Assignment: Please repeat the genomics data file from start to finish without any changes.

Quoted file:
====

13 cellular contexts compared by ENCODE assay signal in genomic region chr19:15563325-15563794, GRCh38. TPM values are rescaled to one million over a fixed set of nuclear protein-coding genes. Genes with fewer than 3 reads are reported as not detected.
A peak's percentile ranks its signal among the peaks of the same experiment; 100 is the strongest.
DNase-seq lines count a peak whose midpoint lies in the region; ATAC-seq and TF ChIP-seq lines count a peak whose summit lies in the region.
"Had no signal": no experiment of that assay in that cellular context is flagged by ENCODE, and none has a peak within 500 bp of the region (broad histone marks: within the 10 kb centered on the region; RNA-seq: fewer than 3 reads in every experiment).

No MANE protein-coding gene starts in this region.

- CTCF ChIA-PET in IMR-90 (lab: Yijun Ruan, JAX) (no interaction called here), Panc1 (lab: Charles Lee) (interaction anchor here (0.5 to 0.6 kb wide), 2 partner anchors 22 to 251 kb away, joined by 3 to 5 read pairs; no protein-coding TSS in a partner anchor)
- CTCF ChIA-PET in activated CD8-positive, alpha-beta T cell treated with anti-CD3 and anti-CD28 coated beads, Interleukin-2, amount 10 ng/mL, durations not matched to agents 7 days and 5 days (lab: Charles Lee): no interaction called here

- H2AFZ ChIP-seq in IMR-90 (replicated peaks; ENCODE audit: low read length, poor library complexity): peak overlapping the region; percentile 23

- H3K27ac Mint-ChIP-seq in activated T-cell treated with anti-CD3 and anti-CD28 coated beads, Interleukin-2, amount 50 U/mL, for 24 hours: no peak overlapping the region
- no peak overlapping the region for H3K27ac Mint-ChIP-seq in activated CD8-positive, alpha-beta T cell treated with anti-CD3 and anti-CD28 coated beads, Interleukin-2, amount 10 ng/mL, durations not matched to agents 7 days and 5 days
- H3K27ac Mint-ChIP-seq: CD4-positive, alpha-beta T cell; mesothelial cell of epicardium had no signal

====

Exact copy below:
13 cellular contexts compared by ENCODE assay signal in genomic region chr19:15563325-15563794, GRCh38. TPM values are rescaled to one million over a fixed set of nuclear protein-coding genes. Genes with fewer than 3 reads are reported as not detected.
A peak's percentile ranks its signal among the peaks of the same experiment; 100 is the strongest.
DNase-seq lines count a peak whose midpoint lies in the region; ATAC-seq and TF ChIP-seq lines count a peak whose summit lies in the region.
"Had no signal": no experiment of that assay in that cellular context is flagged by ENCODE, and none has a peak within 500 bp of the region (broad histone marks: within the 10 kb centered on the region; RNA-seq: fewer than 3 reads in every experiment).

No MANE protein-coding gene starts in this region.

- CTCF ChIA-PET in IMR-90 (lab: Yijun Ruan, JAX) (no interaction called here), Panc1 (lab: Charles Lee) (interaction anchor here (0.5 to 0.6 kb wide), 2 partner anchors 22 to 251 kb away, joined by 3 to 5 read pairs; no protein-coding TSS in a partner anchor)
- CTCF ChIA-PET in activated CD8-positive, alpha-beta T cell treated with anti-CD3 and anti-CD28 coated beads, Interleukin-2, amount 10 ng/mL, durations not matched to agents 7 days and 5 days (lab: Charles Lee): no interaction called here

- H2AFZ ChIP-seq in IMR-90 (replicated peaks; ENCODE audit: low read length, poor library complexity): peak overlapping the region; percentile 23

- H3K27ac Mint-ChIP-seq in activated T-cell treated with anti-CD3 and anti-CD28 coated beads, Interleukin-2, amount 50 U/mL, for 24 hours: no peak overlapping the region
- no peak overlapping the region for H3K27ac Mint-ChIP-seq in activated CD8-positive, alpha-beta T cell treated with anti-CD3 and anti-CD28 coated beads, Interleukin-2, amount 10 ng/mL, durations not matched to agents 7 days and 5 days
- H3K27ac Mint-ChIP-seq: CD4-positive, alpha-beta T cell; mesothelial cell of epicardium had no signal